Explaining the Concession in Golf Matches

What is a concession in golf? In match play (not stroke play) the option exists under the Rules of Golf for one golfer or one side to concede a putt, a hole or even a match to another golfer.

Putt concessions are the most common; in fact, they are routine in matches. Hole concessions are uncommon, but do sometimes happen; and match concessions are the rarest. Even when one golfer has a huge, embarrassing lead over another, the trailing golfer will almost certainly (and certainly should) play out the match rather than conceding.

The three types of concessions in match play:

  • Putt concession: When an opponent concedes your putt, he is telling you that your putt is good — you don't have to actually hole out. Putt concessions happen all the time in match play. When one is given, the golfer receiving the concession is considered holed out and play of that hole is over. If Golfer A has a one-foot putt that Golfer B knows A is going to make, B might say, "pick it up" or "that's good" as a way of conceding the putt.

  • Hole concession: Let's say your opponent striped his drive down the middle of the fairway, then plunked his approach right in the middle of the green. You, meanwhile, put two balls in the water and then needed three strokes to hack out of thick rough. Clearly, you've lost the hole already. In a hopeless situation like that, you might just go ahead and concede the hole. A hole concession is a waving of the white flag on an individual hole in match play: I give up, you win this hole, let's move on to the next hole.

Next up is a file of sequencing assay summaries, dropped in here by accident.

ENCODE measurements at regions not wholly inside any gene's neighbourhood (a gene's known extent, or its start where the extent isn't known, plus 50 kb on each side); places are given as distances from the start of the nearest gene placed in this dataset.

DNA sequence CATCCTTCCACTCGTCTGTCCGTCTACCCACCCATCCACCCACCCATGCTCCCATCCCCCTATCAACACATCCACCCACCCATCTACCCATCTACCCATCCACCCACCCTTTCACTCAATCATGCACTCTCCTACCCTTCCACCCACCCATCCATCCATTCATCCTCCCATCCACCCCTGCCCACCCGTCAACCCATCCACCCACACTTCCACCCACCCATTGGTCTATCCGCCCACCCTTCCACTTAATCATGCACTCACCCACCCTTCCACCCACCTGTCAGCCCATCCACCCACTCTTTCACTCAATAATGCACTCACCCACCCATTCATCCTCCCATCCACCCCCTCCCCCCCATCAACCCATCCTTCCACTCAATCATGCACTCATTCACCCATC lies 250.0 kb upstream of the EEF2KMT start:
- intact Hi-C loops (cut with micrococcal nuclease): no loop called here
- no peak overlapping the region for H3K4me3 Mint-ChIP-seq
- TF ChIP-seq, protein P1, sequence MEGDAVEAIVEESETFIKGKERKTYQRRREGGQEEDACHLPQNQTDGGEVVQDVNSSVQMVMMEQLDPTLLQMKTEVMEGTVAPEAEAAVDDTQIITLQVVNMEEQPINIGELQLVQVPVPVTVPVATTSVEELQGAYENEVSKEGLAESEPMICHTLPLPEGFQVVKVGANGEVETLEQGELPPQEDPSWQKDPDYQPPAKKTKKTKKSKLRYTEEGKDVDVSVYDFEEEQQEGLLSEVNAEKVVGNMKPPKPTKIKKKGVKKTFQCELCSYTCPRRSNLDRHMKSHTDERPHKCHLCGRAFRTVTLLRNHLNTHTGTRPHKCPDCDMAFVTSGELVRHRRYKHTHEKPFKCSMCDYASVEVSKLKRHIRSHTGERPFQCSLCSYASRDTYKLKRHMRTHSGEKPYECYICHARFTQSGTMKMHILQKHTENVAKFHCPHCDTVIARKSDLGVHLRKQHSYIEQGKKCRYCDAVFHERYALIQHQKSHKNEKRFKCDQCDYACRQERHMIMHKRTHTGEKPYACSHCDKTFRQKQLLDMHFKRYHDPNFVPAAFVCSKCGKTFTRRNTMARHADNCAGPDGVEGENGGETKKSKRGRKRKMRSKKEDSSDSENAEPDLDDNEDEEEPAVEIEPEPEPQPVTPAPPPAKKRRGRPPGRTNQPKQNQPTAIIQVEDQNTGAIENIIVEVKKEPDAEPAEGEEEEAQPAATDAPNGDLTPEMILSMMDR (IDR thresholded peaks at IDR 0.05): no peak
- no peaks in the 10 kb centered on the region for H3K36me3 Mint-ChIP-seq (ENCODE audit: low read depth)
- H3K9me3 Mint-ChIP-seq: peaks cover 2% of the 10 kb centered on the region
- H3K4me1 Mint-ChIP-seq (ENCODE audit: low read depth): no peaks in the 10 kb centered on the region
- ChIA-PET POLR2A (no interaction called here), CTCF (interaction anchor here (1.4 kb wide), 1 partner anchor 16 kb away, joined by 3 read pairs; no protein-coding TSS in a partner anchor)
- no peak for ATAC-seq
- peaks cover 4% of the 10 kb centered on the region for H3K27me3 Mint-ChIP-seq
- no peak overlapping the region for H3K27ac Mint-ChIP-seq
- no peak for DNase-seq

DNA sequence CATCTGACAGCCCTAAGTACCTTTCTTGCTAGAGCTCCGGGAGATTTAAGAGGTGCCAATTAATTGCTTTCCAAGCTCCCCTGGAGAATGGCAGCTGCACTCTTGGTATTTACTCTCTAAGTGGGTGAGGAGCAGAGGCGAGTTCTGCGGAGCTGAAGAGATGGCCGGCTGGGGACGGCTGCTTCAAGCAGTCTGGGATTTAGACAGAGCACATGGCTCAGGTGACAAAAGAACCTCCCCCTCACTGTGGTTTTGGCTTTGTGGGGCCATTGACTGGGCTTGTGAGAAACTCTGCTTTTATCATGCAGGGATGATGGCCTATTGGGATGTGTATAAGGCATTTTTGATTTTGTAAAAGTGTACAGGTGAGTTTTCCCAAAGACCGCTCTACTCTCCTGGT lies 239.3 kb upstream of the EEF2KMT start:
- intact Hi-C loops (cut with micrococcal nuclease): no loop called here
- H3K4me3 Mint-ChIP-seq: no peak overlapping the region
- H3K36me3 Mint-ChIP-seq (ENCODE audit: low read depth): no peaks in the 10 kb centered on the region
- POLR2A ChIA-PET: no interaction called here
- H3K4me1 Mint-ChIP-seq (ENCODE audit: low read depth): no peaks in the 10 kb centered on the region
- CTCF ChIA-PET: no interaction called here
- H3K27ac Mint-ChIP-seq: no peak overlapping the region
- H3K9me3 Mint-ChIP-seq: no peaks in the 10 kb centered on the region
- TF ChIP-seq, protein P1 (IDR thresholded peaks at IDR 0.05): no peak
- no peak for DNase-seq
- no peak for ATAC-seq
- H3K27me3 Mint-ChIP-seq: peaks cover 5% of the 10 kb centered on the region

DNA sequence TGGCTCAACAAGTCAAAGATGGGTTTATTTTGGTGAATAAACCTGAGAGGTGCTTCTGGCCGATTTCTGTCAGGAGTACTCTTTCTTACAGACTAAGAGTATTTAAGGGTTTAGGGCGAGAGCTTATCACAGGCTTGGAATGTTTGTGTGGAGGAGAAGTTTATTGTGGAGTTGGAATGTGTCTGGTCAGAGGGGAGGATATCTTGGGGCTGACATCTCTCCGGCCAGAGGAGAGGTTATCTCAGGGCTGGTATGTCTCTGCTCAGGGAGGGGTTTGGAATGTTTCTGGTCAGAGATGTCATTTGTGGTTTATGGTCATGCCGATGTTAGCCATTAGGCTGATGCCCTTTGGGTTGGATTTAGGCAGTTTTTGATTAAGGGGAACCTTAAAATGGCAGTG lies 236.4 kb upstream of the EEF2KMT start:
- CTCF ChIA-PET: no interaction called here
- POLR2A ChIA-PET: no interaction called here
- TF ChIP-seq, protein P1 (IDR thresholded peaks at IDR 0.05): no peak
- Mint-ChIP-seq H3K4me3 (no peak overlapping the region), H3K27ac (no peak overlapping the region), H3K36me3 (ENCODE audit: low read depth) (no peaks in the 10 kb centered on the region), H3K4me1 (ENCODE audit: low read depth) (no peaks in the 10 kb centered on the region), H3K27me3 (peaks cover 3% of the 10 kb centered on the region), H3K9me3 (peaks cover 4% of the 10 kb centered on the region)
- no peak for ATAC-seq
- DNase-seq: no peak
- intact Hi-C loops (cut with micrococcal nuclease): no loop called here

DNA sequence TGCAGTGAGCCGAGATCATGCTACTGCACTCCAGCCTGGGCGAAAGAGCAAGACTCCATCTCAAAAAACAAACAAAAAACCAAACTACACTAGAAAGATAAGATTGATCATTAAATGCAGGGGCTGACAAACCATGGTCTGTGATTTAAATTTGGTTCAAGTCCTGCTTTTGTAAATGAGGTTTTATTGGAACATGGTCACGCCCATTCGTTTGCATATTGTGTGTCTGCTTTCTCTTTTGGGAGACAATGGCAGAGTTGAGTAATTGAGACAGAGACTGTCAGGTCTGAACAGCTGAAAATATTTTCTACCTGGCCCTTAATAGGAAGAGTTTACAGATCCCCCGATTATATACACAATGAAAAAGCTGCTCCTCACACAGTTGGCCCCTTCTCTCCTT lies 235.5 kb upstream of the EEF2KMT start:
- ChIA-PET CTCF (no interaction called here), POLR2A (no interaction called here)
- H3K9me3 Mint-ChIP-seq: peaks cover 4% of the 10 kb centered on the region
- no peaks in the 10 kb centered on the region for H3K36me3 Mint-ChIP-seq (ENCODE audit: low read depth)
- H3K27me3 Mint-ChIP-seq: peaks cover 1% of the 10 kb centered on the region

• Match concession: Same as hole concession, except you are giving up on the entire match. It's important to note that while hole concessions are nothing unusual (although it's uncommon for a hole to be conceded before reaching the green), match concessions are very rare and considered bad form. Maybe you lost the first eight holes of the match. No doubt you're going to lose the match — but you should still keep playing (and keep trying your best) until your opponent actually does close out the match.

Those are the three types of concessions in golf. Remember, conceding a putt, a hole or a match is only "legal" according to the rules in match play, not stroke play (although many recreational golfers do employ gimmes in stroke play). Concessions are usually offered by one player to another, but it is not against the rules to ask an opponent to concede your putt.

Note also that there is a golf club in Florida named The Concession. It was co-designed by Jack Nicklaus and Tony Jacklin and is named in honor of a famous conceded putt that happened in a match between the two during the 1969 Ryder Cup.

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